RADIO 4 CHARITY APPEAL

3rd August 2014

Fundraising

Juliet Stevenson's wonderful appeal aired on BBC Radio 4 
for our Trafficked Women's project - AMIES
you can still hear it on www.bbc.co.uk/programmes/b04dh2h0
you can still donate on http://goo.gl/e5gXuF

Lana is 23. She is from Albania and joined our Amies project just over a year ago. She came to us through a refuge for victims of trafficking and had only escaped her captors a few weeks before.

At 12 she had been sold by her family to a man she believed would become her husband.  She was then forced to spend the next nine years of her life being trafficked around Europe working as a prostitute.  She worked seven days a week and sometimes saw up to 15 clients a day.  She was desperate to get away from her traffickers but they held onto her passport and would punish her if she didn’t work to pay off the debt they said she owed.

She was isolated, lonely and wanted to die.

When we met Lana  the trauma she had experienced all her adult life left her angry and nervous.  She did not want to join in the games and exercises and would sit and watch the other women taking part but would reject their offers to join in. She was sometimes quiet and sometimes aggressive. After observing a few sessions she gradually started to take part. After a few months she began to make friends within the group and to express herself freely through the work. At first she maintained that her only aspiration was to be able to take care of her two small children.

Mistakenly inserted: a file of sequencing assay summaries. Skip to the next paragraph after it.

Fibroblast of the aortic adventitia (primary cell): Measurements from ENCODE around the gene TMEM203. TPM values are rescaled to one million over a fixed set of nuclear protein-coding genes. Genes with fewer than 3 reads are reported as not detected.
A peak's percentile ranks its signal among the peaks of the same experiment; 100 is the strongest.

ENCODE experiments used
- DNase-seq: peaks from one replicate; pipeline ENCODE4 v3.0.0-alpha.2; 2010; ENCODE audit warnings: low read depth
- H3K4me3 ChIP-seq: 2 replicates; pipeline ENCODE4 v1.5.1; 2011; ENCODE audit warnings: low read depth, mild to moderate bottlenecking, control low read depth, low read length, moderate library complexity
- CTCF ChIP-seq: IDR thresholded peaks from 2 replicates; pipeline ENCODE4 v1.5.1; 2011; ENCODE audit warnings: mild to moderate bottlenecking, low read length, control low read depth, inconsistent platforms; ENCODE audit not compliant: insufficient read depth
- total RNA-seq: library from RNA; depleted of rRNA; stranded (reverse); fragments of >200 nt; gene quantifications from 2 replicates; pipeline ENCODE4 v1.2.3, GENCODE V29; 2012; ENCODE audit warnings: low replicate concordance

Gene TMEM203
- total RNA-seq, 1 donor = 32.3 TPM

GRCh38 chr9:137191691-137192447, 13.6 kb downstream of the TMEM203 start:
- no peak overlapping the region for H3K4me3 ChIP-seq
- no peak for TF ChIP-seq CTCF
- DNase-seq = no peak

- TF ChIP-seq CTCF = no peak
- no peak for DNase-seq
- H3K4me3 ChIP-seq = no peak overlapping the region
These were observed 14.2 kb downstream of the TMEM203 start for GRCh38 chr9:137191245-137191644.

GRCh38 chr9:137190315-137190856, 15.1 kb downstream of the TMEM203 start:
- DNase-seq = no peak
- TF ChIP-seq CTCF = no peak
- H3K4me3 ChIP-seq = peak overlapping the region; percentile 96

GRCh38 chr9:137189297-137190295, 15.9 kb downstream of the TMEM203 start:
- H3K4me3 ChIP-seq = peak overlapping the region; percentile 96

‘ I have no education, no skills and no money, my only dream is to stay alive for my children.’ 

 

For a year The Amies project  helped her  increase her confidence, and to learn  to trust again. She began to understand the obstacles she faced in life and to believe there were ways of overcoming them. She started to imagine what kind of future she wanted for her and  her children and to believe such a future was within her grasp.

Lana is now in college learning English. She dreams of being a police officer and protecting others. Next year she will begin a training scheme with the Metropolitan Police.

          “Thanks to Amies I am now starting my life again. I never believed it would be possible but here I am.”

 

 The Amies project has helped support over 70 women in the three years it has been running. We have now also established the Amies Choir which meets weekly so members  can make new friends and bond through singing with them. Victims of trafficking are supported by the government for only 45 days. They need ongoing support and the Amies project has proved how successful this can be.

Our goal is to provide this programme to victims of trafficking in London and  other cities throughout the UK to help them cope with their trauma and develop real, fulfilling and useful lives.

 To do this we need your support. 

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